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Better than They Told You - 'Noises Off!' (1992)

The strings could just as easily be around his neck.
Touchstone Pictures

Noises Off! (1992)


So, it's a film adaptation of a play about a play.

This one feels like a bit of a cheat. With a 57% rating, it's still rotten, but the only bad critical review available to read seems to have a huge *whoosh* factor working against it. The high concept of the film seems to elude the critic in question. Still, I'm here to explain why this movie is a 5-star affair.

Set largely in the far-flung theaters of the American midwest, Peter Bogdanovich's Noises Off isn't a character piece, has no genuine drama, and is instead about the artifice of the world of performers - in this case, stage actors. From the first "darling" used by director Lloyd Fellowes (Michael Caine) to address fading actress and financier Dotty Otley (Carol Burnett) to the ensuing avalanche of "dears," "my loves," and "sweethearts," thrown about by the rest of the cast, each of the players wears a mask. It's only once the play hits the road and the wheels begin to come off that the masks fall away and we're left with a group of snide, petty, and often dimwitted people struggling to hang together despite sizing each other for the noose.

And it's all great fun.

I can recall no film I have ever laughed harder at. My daughter came out of her bedroom telling me to "stuff it" because I couldn't stop and she was trying to get to sleep. The action requires Swiss timepiece synchronization and it's the most enjoyable high-wire performance you could hope to see.

The first act sets up director Lloyd Fellowes waiting nervously for the Broadway debut of his American cast version of a hit British sex farce called Nothing On. It sounds more complicated than it is. He then flashes back to the final dress rehearsal before the first debut in Des Moines, Iowa. We learn the way the play's first act is supposed to go. It's an amusing if cheap, bawdy, titillating, thoroughly British comedy, based on timing and misappropriations, like most British comedies of the late 20th century. It's a film for active watchers, asking that you pay attention to details like who comes on when, how many plates of sardines are in play, where conveniently identical boxes and bags might be, and who's behind which door.

Matters are complicated by the blooming romances as well as the fatal flaws of those involved in the production, like Dotty's fragile ego, Lloyd's philandery, Freddie's (Christopher Reeve) divorce and literally physical aversion to violence, Selsdon's (Denholm Elliott) alcoholism and creeping senility, Garry's (John Ritter) inability to form a coherent sentence and deep jealousy, Brooke's (Nicollette Sheridan) wayward contact lenses, and Belinda's (Marilu Henner) conflicting feelings for Freddie. Throwing these into the pot make the inevitable disaster stew all the more delicious.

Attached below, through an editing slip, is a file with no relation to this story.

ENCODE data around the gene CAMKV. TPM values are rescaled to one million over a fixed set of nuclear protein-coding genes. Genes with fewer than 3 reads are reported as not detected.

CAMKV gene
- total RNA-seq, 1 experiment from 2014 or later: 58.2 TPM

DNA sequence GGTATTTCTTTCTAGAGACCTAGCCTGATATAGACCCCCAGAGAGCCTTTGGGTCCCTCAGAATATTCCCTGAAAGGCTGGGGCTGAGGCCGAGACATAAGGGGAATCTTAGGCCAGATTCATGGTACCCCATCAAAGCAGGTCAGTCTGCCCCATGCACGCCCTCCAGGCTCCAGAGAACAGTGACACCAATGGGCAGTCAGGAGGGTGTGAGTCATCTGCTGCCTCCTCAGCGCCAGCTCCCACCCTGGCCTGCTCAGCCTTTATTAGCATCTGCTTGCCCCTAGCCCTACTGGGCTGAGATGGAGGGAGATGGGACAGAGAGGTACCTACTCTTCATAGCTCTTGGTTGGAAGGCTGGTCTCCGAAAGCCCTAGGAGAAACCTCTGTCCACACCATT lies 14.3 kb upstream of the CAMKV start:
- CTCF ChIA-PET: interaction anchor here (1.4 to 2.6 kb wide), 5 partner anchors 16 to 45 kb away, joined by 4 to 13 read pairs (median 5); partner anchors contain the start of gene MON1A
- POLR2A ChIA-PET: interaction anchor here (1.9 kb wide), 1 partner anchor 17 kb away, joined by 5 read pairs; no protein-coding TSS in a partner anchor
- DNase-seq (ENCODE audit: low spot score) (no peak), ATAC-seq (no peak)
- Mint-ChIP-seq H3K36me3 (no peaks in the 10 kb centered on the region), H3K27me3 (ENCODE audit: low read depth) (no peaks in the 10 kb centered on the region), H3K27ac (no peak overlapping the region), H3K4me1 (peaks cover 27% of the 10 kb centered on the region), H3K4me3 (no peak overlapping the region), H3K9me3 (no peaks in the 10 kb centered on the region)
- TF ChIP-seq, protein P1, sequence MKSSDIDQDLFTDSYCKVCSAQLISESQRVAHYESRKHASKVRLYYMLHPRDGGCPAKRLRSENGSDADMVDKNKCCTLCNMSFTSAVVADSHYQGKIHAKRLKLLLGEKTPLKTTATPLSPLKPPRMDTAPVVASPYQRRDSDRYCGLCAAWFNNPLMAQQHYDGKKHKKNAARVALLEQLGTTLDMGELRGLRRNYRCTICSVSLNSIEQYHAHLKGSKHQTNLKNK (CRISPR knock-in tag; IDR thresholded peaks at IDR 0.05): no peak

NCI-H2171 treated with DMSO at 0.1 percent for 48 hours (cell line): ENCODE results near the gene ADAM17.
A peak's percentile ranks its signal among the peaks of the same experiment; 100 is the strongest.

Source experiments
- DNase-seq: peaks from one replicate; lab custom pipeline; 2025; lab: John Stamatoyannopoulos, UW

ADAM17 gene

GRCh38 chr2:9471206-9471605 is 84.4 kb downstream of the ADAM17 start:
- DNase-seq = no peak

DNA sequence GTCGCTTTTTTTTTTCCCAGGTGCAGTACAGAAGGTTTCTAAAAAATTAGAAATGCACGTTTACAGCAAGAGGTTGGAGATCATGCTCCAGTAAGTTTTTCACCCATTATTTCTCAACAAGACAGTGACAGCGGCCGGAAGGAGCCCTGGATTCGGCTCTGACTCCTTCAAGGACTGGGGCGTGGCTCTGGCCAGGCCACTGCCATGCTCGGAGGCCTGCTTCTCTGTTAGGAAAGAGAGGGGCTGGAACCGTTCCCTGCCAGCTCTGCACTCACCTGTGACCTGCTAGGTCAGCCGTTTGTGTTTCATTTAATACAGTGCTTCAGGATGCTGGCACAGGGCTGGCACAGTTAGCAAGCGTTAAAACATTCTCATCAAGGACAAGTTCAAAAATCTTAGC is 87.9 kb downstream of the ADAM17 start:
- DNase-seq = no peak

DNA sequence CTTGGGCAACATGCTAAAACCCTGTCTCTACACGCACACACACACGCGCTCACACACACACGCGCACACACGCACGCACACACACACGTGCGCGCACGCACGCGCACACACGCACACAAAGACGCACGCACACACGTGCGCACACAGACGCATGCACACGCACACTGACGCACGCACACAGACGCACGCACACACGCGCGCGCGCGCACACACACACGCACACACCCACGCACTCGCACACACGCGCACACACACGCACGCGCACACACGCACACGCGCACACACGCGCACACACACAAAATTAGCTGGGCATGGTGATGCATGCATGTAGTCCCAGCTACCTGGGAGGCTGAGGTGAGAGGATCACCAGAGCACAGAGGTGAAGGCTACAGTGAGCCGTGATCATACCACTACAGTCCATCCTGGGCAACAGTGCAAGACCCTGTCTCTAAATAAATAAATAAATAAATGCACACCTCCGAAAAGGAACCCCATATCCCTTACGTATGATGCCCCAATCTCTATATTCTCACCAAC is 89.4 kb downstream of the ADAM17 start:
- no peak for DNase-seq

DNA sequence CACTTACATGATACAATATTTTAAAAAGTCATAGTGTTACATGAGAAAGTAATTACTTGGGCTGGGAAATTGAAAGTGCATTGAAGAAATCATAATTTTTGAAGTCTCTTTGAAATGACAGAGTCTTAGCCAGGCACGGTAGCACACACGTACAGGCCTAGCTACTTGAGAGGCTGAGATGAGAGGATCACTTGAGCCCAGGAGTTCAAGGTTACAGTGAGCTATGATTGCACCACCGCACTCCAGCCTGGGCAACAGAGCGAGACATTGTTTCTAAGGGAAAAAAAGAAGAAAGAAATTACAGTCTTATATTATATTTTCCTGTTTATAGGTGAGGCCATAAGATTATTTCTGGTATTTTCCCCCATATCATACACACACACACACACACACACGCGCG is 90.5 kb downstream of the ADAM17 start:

By the second act we see everything begin to go pear-shaped as we watch the backstage happenings rather than front of house. It's a cartoonish explosion of action as each of our self-centered and amoral players attempts to seduce, imbibe, maim and even kill, often prevented from their courses of action by a last, split-second save on the part of another cast or crew member. It's juggling chainsaws while balancing on a ball floating in a pool of piranhas.

In the third act, the play has limped its way to Cleveland and we're back looking at the stage with no clear idea of what is happening in the back, but something must have gone horribly wrong. The wrongness bleeds its way out front and chaos ensues. As Dotty notes, "It's getting like a funeral out here." All the better for the audience, though, because out of that tragedy comes even funnier moments and some of the best physical comedy of all time.

The blink-and-you'll miss it timing may not have lent itself well to a theatrical screening as I frequently find myself backing scenes up as I laugh through a setup or punchline or my eyes are too blurry as tears stream down my face and I struggle to breathe. However, this is pure slapstick comedy at its best and bringing together a cast as talented as those listed above was lightning in a bottle.

Having read this far I'm sure you already can guess that Noises Off! is in my top ten all time. I quite literally have the movie poster hanging on my wall (the same one shown above), and every time I see it back in HD on Netflix I will spend an afternoon or evening revisiting this insanely funny film. It's worth owning and I fully intend to see the stage play on which it's based the next time it comes to town.

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